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Spore's PM seeks to curb successor's powers - All In The Family

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  • Mellanie Hewlitt
    By John Burton Financial Times 26 April 26 2004 http://news.ft.com/servlet/ContentServer?pagename=FT.com/StoryFT/FullStory&c=StoryFT&cid=1079420600662
    Message 1 of 1 , Apr 28, 2004
      By John Burton
      Financial Times
      26 April 26 2004


      Singapore's PM seeks to curb successor's powers

      Goh Chok Tong confirmed he would step down as Singapore's prime
      minister this year but not before placing potential checks on the
      powers of his successor.

      The moves come amid concerns about the increased concentration of
      power among family members of Lee Kuan Yew, modern Singapore's
      founding father.

      Mr Goh is expected to be succeeded by Lee Hsien Loong, Kuan Yew's
      son, while his wife, Ho Ching, is already head of Temasek Holdings,
      the powerful state investment agency that controls most of the city-
      state's leading companies and is emerging as a formidable investor in
      the region.

      Mr Goh told Singapore's Straits Times newspaper that he wanted to
      introduce a system where members of parliament affiliated to the long-
      ruling People's Action party (PAP), which holds all but two
      parliamentary seats, must first approve the prime minister before he
      takes office.

      This would represent a step towards the democratisation of the PAP,
      which is celebrating its 50th anniversary this year, since the party
      has maintained a top-down Leninist structure that reflects its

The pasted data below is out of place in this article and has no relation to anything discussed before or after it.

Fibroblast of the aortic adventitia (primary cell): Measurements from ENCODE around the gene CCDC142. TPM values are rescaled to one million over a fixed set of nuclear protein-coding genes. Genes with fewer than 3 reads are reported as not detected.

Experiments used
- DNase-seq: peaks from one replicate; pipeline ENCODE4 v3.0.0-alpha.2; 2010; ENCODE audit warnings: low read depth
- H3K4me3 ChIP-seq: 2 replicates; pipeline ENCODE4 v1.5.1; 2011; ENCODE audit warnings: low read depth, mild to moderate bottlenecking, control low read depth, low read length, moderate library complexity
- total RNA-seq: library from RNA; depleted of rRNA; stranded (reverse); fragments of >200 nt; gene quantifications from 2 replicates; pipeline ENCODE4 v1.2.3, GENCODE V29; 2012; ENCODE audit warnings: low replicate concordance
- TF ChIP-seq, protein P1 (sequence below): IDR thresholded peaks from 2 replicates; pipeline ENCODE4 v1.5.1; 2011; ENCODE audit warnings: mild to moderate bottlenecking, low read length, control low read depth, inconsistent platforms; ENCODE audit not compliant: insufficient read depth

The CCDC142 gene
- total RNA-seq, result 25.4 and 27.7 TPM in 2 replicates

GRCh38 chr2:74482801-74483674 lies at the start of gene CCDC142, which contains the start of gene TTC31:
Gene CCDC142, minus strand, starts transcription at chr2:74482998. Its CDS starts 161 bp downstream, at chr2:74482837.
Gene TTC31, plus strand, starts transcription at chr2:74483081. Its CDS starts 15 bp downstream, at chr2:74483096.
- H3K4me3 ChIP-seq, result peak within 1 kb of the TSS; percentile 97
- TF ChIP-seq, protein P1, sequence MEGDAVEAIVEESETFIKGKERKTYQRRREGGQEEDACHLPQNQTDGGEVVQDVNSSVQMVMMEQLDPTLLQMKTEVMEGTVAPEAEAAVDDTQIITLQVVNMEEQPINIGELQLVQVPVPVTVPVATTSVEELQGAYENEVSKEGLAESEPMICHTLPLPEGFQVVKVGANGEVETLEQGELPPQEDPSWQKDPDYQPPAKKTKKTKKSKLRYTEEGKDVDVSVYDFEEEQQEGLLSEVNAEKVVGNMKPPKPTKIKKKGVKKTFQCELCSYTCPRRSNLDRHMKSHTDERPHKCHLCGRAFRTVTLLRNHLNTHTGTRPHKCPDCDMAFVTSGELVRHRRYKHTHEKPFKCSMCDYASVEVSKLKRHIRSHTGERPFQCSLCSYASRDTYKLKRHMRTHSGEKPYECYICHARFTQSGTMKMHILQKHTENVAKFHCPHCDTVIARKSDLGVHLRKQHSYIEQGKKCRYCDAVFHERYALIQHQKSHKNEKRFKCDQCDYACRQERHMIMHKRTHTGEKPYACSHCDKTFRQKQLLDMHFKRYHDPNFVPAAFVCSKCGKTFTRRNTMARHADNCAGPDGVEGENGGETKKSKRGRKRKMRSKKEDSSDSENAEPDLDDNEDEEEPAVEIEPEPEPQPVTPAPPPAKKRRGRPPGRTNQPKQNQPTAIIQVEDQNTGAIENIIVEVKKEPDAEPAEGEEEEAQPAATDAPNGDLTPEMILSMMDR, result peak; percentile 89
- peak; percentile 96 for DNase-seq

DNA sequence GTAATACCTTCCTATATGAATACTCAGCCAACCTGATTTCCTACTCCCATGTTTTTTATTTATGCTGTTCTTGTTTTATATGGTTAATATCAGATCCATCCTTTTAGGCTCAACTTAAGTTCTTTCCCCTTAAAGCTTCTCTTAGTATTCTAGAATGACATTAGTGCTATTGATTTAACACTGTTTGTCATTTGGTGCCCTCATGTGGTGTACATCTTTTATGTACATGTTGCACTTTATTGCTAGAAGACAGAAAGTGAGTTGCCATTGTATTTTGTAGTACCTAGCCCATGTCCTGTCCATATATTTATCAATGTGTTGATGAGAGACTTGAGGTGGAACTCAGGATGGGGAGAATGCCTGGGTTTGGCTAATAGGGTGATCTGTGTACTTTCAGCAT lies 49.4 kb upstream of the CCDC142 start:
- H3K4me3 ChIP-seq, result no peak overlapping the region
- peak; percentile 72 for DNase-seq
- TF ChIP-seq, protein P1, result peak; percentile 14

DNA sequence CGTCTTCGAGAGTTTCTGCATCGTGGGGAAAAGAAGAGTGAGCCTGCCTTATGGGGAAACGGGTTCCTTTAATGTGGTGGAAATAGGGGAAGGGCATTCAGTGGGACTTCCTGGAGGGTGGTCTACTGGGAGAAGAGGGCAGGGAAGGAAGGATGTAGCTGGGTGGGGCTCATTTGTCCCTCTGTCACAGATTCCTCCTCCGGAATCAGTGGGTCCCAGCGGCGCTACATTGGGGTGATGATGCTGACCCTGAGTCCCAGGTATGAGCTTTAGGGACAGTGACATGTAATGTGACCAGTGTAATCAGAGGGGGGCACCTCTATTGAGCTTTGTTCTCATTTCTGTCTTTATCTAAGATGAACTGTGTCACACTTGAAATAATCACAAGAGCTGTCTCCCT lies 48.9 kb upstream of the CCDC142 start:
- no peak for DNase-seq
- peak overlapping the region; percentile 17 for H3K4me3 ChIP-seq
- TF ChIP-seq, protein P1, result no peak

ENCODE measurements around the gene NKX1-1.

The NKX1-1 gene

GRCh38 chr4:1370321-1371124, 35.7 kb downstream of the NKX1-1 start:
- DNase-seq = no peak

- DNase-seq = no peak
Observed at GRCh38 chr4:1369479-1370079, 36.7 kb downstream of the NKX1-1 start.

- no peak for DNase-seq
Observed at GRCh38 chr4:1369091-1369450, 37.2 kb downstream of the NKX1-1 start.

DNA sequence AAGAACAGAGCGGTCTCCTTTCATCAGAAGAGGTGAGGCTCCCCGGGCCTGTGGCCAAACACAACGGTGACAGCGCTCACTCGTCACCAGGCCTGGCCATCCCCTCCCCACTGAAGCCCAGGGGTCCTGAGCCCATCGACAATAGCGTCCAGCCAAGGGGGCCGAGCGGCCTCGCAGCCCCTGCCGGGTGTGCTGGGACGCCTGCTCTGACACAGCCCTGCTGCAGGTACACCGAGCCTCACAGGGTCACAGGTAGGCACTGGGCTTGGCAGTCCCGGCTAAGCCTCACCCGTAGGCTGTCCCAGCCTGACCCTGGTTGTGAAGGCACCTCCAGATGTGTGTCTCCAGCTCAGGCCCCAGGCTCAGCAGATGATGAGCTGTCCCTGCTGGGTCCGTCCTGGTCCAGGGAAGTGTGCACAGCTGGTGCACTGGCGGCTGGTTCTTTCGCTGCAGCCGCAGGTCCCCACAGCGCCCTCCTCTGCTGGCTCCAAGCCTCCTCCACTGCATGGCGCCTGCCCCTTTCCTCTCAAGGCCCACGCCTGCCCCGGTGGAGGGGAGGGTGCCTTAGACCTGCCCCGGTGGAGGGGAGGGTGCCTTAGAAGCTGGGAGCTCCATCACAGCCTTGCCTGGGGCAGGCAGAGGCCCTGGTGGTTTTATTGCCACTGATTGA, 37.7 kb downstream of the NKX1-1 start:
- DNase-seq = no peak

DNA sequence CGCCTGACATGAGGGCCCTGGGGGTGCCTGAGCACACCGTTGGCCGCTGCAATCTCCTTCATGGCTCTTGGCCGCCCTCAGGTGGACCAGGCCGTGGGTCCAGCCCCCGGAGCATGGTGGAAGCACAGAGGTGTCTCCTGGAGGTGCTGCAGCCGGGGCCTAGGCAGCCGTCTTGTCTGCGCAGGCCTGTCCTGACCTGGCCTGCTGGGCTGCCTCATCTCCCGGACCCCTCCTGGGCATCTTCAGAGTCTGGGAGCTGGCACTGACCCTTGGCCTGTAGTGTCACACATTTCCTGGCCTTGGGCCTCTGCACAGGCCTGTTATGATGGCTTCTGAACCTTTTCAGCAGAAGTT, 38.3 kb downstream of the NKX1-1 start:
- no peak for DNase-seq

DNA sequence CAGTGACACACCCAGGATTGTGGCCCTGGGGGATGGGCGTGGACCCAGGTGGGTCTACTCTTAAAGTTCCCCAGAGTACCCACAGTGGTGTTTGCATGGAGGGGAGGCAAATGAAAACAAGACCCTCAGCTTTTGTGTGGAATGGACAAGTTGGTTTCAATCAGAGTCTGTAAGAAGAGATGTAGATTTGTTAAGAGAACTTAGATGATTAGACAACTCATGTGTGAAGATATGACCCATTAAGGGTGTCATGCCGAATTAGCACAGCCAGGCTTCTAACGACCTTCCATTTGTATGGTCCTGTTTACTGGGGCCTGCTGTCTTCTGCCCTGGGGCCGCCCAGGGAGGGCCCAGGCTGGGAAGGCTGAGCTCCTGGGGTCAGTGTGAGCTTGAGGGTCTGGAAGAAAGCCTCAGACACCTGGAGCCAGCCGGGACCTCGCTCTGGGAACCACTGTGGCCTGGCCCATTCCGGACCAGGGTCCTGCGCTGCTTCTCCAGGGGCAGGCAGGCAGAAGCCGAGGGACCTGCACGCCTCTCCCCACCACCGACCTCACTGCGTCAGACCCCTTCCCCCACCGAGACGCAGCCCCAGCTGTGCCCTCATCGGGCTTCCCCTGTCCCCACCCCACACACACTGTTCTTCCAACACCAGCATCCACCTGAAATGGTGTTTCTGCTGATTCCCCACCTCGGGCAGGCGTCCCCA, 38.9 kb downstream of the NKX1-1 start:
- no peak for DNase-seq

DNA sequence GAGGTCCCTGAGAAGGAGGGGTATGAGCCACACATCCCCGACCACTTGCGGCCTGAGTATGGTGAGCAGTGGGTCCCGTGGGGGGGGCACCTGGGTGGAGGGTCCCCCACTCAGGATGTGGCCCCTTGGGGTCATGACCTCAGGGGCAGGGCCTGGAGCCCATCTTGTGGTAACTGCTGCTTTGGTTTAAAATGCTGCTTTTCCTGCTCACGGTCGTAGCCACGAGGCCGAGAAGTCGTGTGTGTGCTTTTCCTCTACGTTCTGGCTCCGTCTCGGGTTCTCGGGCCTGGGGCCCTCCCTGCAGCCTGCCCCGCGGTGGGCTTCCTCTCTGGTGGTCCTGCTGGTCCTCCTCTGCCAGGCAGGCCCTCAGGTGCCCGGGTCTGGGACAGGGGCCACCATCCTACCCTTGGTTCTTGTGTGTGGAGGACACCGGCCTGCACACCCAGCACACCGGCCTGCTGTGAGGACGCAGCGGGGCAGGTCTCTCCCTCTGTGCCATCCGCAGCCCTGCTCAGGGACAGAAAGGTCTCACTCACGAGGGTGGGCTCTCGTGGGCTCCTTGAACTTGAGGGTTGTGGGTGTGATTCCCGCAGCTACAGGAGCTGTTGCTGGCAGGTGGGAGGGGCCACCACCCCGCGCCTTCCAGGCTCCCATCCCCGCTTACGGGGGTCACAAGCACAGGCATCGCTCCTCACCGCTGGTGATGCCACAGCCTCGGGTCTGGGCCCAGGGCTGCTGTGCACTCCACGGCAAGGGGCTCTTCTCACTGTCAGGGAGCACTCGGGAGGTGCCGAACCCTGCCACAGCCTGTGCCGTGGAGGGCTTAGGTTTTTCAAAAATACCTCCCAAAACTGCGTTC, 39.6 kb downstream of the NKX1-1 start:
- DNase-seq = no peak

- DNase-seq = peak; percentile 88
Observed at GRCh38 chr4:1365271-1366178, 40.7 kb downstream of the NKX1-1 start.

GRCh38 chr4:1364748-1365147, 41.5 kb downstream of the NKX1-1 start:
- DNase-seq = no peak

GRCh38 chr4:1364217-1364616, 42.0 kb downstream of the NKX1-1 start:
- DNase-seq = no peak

leftwing origins.

      Although the party presents a united front to the public, there are
      indications of internal differences between a socially
      oriented "grassroots" wing headed by Mr Goh and a conservative
      technocratic wing led by Mr Lee.

      A widening income gap between rich and poor and increased
      unemployment have provoked a debate on whether the government should
      focus on social issues or cut wages to improve the business
      environment to attract foreign investment.

      Mr Goh has been popular in Singapore, but informal internet polls
      suggest that public support for Mr Lee is lukewarm because he is
      regarded as an aloof figure who lacks a populist touch.

      The prime minister said he would conduct a cabinet reshuffle before
      he resigned, which some analysts believe indicates that he wants to
      retain influence in the new government under Mr Lee.

      Mr Goh is also expected to be appointed to the advisory post of
      senior minister in the new government, a post that is also held by
      Lee Kuan Yew.

      Mr Goh refused to name a handover date, since he said he still
      had "important jobs" to complete, including a series of meetings with
      foreign leaders such as President George W. Bush in the next few

      "If I give a date now, when I go overseas they will say, 'Oh, you're
      in your last week of your prime ministership'," Mr Goh was quoted as
      saying by the pro-government Straits Times.

      Mr Goh, prime minister since 1990, said in December he would hand
      over power to Mr Lee if the economy expanded by at least 3 per cent
      in the first quarter of 2004, which would signal a long-awaited
      recovery. The economy grew by 7.3 per cent, according to the latest
      government data.

      The younger Mr Lee is now deputy prime minister, finance minister and
      central bank chairman.


      Dick Gascoigne <richardg@...> wrote: From: "Dick Gascoigne"
      Subject: Tourism poster?
      Date: Sun, 25 Apr 2004 14:04:15 +0800

      Needing ways to communicate the essence of Singapore, perhaps the attached ?

      from http://www.despair.com/


      > ATTACHMENT part 2 image/jpeg name=demotivators_1786_7603645.jpg
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